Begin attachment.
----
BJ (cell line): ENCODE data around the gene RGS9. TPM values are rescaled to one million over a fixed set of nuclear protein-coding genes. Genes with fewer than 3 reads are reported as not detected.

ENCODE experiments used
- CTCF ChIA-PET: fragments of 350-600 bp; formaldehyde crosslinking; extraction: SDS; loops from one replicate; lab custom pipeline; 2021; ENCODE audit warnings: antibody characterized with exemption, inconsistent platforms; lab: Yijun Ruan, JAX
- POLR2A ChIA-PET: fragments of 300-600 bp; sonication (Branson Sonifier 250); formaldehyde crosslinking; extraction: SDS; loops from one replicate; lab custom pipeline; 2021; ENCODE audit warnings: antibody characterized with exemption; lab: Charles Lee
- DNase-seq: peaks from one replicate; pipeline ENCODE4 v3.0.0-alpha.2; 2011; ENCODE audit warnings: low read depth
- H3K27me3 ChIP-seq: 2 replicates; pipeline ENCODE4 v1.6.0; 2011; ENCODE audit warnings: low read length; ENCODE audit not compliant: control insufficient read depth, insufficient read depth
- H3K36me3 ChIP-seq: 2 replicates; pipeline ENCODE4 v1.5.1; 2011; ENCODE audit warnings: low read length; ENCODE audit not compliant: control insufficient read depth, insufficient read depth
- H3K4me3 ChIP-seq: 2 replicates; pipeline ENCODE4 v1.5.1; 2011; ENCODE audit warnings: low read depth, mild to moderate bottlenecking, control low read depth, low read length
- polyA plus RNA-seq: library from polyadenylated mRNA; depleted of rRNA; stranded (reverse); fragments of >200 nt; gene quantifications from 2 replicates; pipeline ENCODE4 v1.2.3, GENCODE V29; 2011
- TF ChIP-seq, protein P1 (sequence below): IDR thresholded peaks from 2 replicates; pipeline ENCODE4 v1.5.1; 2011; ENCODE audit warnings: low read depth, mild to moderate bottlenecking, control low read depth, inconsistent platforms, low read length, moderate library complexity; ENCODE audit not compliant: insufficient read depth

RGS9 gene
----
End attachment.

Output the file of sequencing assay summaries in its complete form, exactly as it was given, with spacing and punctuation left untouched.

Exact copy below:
BJ (cell line): ENCODE data around the gene RGS9. TPM values are rescaled to one million over a fixed set of nuclear protein-coding genes. Genes with fewer than 3 reads are reported as not detected.

ENCODE experiments used
- CTCF ChIA-PET: fragments of 350-600 bp; formaldehyde crosslinking; extraction: SDS; loops from one replicate; lab custom pipeline; 2021; ENCODE audit warnings: antibody characterized with exemption, inconsistent platforms; lab: Yijun Ruan, JAX
- POLR2A ChIA-PET: fragments of 300-600 bp; sonication (Branson Sonifier 250); formaldehyde crosslinking; extraction: SDS; loops from one replicate; lab custom pipeline; 2021; ENCODE audit warnings: antibody characterized with exemption; lab: Charles Lee
- DNase-seq: peaks from one replicate; pipeline ENCODE4 v3.0.0-alpha.2; 2011; ENCODE audit warnings: low read depth
- H3K27me3 ChIP-seq: 2 replicates; pipeline ENCODE4 v1.6.0; 2011; ENCODE audit warnings: low read length; ENCODE audit not compliant: control insufficient read depth, insufficient read depth
- H3K36me3 ChIP-seq: 2 replicates; pipeline ENCODE4 v1.5.1; 2011; ENCODE audit warnings: low read length; ENCODE audit not compliant: control insufficient read depth, insufficient read depth
- H3K4me3 ChIP-seq: 2 replicates; pipeline ENCODE4 v1.5.1; 2011; ENCODE audit warnings: low read depth, mild to moderate bottlenecking, control low read depth, low read length
- polyA plus RNA-seq: library from polyadenylated mRNA; depleted of rRNA; stranded (reverse); fragments of >200 nt; gene quantifications from 2 replicates; pipeline ENCODE4 v1.2.3, GENCODE V29; 2011
- TF ChIP-seq, protein P1 (sequence below): IDR thresholded peaks from 2 replicates; pipeline ENCODE4 v1.5.1; 2011; ENCODE audit warnings: low read depth, mild to moderate bottlenecking, control low read depth, inconsistent platforms, low read length, moderate library complexity; ENCODE audit not compliant: insufficient read depth

RGS9 gene